Unless biblical literalism is challenged overtly in the Christian Church itself, it will, in my opinion, kill the Christian faith. It is not just a benign nuisance that afflicts Christianity at its edges, it is a mentality that renders the Christian faith unbelievable to an increasing number of the citizens of our world.
John Shelby Spong
Bishop John Shelby Spong did an invaluable service to the advancement of a progressive Christian movement by demonstrating, in numerous popular books, that a literal interpretation of the Bible is not tenable. When he states that a literal interpretation will kill faith, he also implies that a more vital Christianity lies in a more incisive understanding of the more meaningful aspects of biblical text. Sexism, homophobia and violence (as well as other social evils) have to be immediately rejected by contemporary readers as products of a specific time, culture and agenda. But Spong points to the fact that there is something remarkable contained in the Gospels that redeems the Bible and sets the stage for the possibility of a transformed life and society.
There is a new direction in Christian orientation based on Bishop Spong’s observations on literalism. That direction is inherent in a question that was shouted over and over again in a religious education classroom where I once taught: “If it didn’t happen, why is it in the Bible!?”
One teenage student began shouting this question at another who dared to assert that nothing in the Bible could have really happened. The stories defied science, her sense of reason and plain common sense. Indeed, two prominent archeologists, Neil Silberman and Israel Finkelstein, wrote The Bible Unearthed to demonstrate that archaeology cannot even support, and often confutes, the “historical” stories in the Bible.
If all of these Bible stories never happened, why would they be created and made the core of a major religion? To my students, this seemed like the most unlikely act of fraud that could have been committed. If it was in the Bible, it had to be true, because why would anybody make any of this stuff up? The student being challenged had no answer, but this becomes THE central question to be answered about the book. Answering this question allows one to move beyond stale literalism to challenging messages that provide meaning and direction to life.
What left religious education in the hands of fundamentalists was the inability of progressive educators to agree on the interpretations of symbols and allegories and come up with a consensus on what the big messages in a non-literal Bible might be. This should not be a hindrance, however, as we do not want to tell anyone what the Bible means. One path in a new de-literalized Christian education can be a greater focus on what stories and symbols can mean and a challenge to understand them. These symbolic stories, anecdotes and allegories form the core of the Christian teaching.
Spong was right when he said literalism will kill the Christian faith. Feminist theologian Elisabeth Schuessler Fiorenza wrote that when her Christian college students were finally shown serious discrepancies between the Gospels concerning central aspects of the Jesus story, “…their reaction was not so much to condemn the Bible as to condemn their parochial religious education for never mentioning the problem.” (1984, 30) If religious educators are looking for a way to alienate young people, providing them with material that they will find to be inaccurate is a certain way to do it. Two obstacles to deriving greater meaning from the Bible are orthodox literalism (Everything in the Bible is true!) and stale secularism (The Bible is nonsense and means nothing!). Christian religious education is at a crossroads and the next decisive step should be confidently taken to move past this Scylla and Charybdis and see that both of these attitudes comprising our religious culture war are wrong.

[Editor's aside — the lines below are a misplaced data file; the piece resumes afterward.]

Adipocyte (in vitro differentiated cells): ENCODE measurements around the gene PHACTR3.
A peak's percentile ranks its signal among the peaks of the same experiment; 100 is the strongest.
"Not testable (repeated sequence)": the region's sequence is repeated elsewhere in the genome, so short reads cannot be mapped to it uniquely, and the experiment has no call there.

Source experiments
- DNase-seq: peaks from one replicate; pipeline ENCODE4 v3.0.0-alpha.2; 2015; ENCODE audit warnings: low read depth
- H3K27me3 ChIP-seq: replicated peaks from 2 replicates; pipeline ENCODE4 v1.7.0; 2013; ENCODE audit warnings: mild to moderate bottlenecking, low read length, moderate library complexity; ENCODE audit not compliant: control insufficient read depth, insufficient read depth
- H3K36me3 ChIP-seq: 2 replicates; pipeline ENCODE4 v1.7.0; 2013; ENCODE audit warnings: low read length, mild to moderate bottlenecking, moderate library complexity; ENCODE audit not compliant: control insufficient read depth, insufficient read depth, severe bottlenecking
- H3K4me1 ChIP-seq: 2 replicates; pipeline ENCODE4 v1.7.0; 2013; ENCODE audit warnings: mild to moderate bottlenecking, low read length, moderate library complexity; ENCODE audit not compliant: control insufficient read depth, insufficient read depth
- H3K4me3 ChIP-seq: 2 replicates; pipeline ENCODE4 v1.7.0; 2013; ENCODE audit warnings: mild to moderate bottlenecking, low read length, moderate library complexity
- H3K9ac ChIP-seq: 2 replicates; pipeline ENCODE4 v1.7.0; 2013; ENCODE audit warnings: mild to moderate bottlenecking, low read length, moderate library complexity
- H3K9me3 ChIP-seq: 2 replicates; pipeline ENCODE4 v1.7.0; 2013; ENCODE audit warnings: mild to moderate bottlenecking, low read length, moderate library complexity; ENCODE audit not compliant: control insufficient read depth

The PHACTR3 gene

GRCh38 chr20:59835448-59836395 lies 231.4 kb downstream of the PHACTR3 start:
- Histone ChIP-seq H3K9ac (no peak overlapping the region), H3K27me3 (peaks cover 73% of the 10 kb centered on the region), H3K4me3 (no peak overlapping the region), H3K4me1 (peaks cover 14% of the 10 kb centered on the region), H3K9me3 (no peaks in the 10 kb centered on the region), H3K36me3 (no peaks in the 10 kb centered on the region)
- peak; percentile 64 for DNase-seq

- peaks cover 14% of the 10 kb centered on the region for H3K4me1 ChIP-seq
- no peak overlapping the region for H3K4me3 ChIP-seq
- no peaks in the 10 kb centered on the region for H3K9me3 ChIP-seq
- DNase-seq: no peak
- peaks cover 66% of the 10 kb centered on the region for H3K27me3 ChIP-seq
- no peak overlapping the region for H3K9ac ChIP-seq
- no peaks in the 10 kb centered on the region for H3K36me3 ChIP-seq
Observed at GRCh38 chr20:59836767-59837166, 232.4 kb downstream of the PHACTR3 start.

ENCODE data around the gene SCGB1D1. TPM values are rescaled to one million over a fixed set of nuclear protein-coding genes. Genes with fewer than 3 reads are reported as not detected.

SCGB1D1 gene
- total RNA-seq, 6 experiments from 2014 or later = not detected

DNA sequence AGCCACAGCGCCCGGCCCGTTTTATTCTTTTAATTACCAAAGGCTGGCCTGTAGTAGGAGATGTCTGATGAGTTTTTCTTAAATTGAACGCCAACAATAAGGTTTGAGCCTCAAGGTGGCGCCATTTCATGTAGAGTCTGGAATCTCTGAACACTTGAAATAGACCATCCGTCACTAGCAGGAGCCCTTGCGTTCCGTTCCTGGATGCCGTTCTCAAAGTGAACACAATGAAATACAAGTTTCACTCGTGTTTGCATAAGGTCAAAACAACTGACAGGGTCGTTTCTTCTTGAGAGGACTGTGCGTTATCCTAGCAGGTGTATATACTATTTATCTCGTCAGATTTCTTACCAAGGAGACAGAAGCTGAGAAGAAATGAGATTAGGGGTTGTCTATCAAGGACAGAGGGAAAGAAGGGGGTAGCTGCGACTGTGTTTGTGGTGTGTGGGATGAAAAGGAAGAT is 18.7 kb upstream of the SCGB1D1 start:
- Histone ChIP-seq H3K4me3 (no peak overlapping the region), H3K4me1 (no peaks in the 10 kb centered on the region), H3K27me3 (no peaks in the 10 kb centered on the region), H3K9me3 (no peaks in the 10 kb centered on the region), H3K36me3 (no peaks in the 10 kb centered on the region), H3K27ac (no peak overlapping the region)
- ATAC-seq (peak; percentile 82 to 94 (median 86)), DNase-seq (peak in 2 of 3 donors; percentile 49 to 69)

Yet, there is a dearth of works facilitating interpretations of Biblical stories and symbols because there is, ultimately, no way to prove that any interpretation is right along with no consensus as to the interpretative methodology to be employed to investigate the stories. Debunking literalism without being able to provide people with something meaningful to replace their lost literalist faith is like filling stone containers with water which never turns to wine. To debunk without further challenging someone to move toward something fulfilling is to invite an empty type of secularism.
The big caveat was expressed by Bible scholar and theologian Marcus Borg: “The primary limitation of a metaphorical approach is the danger that the imagination will roam too freely, producing uncontrolled, fanciful interpretations that have little or nothing to do with the actual text.” (2001, 43) Can criteria be established so that religious education can move from Bible thumping to Bible interpreting as a basis of encouraging each other to higher forms of behavior?
Language, when it developed, articulated events in the outer or perceived world, as our attempts to speak about our inner world are always metaphorical at best. We always employ symbols from the outer world to explain processes in our inner world. Looking inward, in the hope of changing oneself for the better, seems to be a common denominator of religions. Religious symbolism allows this to be done and provides a language for the examined life, the way mathematics is a language for understanding aspects of the outer world. Bible stories are often so outrageously bizarre because the author of the story seems to be playing with symbolism to attempt to convey complex inner secrets about ourselves.